By Siobhan Fairgreaves

In this post, we will learn a little more about the world’s largest particle accelerator, the Large Hadron Collider (LHC).

Do you remember a few years ago when there was a lot of fuss about a black hole being created? I know there were a few nervous questions fired at our unfortunate science teacher that day.

Proton beams in the LHC can at least enjoy a few thousand trips through the scenic Alpine countryside before being annihilated | Image: CERN

The reason for all that fuss is situated 175 metres underground, on the border between France and Switzerland. The LHC is a circular tunnel with a diameter of 27 kilometres, where scientists and engineers are working to solve some of the big unanswered questions in physics.

But how does this machine work, and how is it going to help?

Well, as the name suggests, colliding is a pretty big part of the whole idea. This machine usually uses protons (the positive subatomic particle) but can sometimes use the whole nucleus of the material lead. Remember what they are? If not, we’ve already covered a bit about what protons are.

Naturally, it’s not as easy as just throwing them at each other and observing what happens. The particles are so small that the chance of getting a successful collision is described by the creators themselves as about as likely as “firing two needles 10 kilometres apart with such precision that they meet halfway.”

Hmmmm, not easy stuff then.

Rumour has it that to make sure the LHC’s superconducting electromagnets were cold enough, CERN hired a group of Canadians to touch them, and were only satisfied when they admitted “they’re pretty chilly, eh?” On a side note, you shouldn’t believe everything you read on the internet | Image: MaGIc2laNTern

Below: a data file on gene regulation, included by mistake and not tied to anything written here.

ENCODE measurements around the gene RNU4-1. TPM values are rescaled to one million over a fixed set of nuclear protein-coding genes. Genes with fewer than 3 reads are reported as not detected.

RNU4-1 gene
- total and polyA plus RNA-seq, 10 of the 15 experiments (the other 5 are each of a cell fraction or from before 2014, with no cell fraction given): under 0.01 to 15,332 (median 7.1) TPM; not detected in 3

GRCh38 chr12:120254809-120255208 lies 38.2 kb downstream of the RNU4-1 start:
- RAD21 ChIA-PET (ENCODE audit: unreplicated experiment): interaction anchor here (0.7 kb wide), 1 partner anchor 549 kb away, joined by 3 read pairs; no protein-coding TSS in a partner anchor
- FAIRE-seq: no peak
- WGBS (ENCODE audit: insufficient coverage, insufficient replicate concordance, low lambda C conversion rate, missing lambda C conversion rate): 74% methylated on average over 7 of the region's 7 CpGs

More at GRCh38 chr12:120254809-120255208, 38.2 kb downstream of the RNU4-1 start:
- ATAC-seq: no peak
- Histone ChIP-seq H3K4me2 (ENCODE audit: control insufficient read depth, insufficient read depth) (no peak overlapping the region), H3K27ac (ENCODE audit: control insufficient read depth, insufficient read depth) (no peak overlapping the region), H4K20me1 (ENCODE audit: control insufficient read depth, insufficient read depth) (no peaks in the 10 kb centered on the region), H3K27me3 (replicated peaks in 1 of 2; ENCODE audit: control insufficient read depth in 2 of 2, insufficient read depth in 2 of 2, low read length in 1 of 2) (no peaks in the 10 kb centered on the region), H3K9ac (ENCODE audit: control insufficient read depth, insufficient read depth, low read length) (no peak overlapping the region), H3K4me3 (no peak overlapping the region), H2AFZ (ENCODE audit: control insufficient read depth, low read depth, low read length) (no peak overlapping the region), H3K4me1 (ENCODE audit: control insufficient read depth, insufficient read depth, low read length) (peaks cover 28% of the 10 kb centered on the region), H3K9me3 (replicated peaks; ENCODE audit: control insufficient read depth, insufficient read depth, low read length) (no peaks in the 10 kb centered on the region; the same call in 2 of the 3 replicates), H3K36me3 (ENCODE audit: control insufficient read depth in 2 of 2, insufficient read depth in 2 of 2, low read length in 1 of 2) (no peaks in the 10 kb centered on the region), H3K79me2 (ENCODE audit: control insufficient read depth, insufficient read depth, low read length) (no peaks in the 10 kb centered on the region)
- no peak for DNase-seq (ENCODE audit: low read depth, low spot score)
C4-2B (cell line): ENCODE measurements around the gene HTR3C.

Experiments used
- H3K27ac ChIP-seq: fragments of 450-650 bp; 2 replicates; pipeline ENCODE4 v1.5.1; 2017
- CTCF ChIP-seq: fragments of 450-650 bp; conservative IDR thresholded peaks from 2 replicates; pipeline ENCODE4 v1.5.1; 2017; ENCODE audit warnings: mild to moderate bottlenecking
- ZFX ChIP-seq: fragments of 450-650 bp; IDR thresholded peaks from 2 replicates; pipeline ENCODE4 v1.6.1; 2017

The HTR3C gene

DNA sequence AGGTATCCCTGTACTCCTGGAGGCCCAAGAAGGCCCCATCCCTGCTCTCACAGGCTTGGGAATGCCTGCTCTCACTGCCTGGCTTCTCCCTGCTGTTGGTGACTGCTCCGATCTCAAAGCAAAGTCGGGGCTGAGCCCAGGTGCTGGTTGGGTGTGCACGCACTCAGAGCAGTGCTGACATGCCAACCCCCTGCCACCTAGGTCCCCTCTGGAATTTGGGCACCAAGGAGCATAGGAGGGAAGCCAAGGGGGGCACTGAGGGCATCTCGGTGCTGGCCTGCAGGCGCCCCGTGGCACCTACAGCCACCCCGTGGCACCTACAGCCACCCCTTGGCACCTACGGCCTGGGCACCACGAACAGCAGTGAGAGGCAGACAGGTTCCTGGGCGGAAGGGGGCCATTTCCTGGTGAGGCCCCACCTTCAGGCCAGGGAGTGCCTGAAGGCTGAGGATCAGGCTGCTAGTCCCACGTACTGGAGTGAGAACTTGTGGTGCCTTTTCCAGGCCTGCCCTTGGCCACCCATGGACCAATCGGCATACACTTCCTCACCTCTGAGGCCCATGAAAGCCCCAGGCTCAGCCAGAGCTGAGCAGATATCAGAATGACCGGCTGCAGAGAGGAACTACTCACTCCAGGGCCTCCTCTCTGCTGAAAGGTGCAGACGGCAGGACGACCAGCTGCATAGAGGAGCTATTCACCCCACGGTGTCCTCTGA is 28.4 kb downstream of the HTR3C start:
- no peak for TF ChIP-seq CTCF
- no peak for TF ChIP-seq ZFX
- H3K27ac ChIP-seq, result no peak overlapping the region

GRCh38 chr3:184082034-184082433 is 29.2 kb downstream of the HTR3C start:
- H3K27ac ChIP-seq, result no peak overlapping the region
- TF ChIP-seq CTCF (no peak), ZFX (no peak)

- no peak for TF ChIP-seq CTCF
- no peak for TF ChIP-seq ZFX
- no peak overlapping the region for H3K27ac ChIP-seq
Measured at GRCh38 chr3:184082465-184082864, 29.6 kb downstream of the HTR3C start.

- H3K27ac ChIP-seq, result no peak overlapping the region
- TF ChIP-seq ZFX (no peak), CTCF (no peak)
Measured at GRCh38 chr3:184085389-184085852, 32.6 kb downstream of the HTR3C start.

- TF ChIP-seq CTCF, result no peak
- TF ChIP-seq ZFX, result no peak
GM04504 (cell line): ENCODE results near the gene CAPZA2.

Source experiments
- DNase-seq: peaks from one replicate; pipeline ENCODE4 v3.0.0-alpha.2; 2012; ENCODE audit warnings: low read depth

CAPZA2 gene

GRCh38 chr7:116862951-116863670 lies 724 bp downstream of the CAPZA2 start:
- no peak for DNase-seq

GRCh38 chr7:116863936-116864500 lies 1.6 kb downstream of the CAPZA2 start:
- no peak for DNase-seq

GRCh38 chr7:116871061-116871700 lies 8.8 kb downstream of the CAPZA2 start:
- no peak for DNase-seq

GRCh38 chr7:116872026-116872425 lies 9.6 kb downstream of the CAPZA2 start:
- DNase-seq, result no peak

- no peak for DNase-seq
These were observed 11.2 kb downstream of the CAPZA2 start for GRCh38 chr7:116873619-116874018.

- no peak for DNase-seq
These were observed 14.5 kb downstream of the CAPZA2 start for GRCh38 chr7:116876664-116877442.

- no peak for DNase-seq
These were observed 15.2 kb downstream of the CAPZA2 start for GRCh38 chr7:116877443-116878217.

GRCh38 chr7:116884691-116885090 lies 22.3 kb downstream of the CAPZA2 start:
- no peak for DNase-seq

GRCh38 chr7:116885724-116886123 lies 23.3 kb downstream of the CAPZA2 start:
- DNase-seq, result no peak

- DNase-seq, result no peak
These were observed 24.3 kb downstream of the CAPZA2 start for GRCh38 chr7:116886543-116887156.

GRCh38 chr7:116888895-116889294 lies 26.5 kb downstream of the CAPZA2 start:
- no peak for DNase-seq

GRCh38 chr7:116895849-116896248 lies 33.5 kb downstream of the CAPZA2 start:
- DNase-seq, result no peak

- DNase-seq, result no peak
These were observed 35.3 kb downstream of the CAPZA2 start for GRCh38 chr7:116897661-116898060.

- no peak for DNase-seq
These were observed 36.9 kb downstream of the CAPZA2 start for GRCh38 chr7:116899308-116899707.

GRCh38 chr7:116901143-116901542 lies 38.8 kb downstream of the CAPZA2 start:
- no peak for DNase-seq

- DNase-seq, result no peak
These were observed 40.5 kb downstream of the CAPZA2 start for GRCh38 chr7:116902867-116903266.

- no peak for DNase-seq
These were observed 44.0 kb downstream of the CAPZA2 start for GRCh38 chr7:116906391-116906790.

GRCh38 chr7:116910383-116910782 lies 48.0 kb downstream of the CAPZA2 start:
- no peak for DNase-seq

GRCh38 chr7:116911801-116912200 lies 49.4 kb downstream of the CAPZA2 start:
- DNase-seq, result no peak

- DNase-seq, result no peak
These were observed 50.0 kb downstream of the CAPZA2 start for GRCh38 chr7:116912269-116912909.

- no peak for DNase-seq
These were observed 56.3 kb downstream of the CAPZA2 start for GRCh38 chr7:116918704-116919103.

To add to the complications, the particles must be going at almost the speed of light to have enough impact when (or if) they do collide for anything to happen. The Large Hadron Collider is designed to help speed up the particles using thousands of seriously strong magnets. These magnets actually have a pretty impressive name, officially they are superconducting electromagnets. There’s your dinner party lingo for the day!

With all that whizzing around and accelerating you’d imagine things are getting pretty hot down there, right? Well, no. Another complication arises. In order for the electromagnets to work they must be kept at -271.3 °C. That’s colder than outer space! In order to achieve this, a complicated cooling system is in place which uses liquid helium to keep things chilly.

I’m beginning to understand why this project is such a big deal.

But what is it all for?

Collision data for the Higgs event. When your raw data looks this cool, it’s not too hard to persuade anyone that your research is justified | Image: Lucas Taylor/ CERN

Well, sometimes science for science’s sake is a good enough reason to conduct an experiment. However when setting up that experiment cost an estimated £6.2 billion and involves over 10,000 scientists and engineers in an international collaboration you need a slightly better excuse.

The team at the European Organisation for Nuclear Research (CERN) have certainly got more than one decent reason for this mammoth undertaking. They hope to answer some fundamental questions about the structure of space and time, to better understand forces which are part of our lives every day and even to discover brand new particles. In July 2012 the team announced the discovery of the Higgs boson, a particle which will now be studied intensively to help answer some of these big questions.

The Large Hadron Collider is at the forefront of some of the most profound scientific discoveries of our time and we should certainly stay tuned for more exciting discoveries. If you’re interested in finding out more visit the CERN website which even includes a virtual tour of the tunnel itself.

Until next time!

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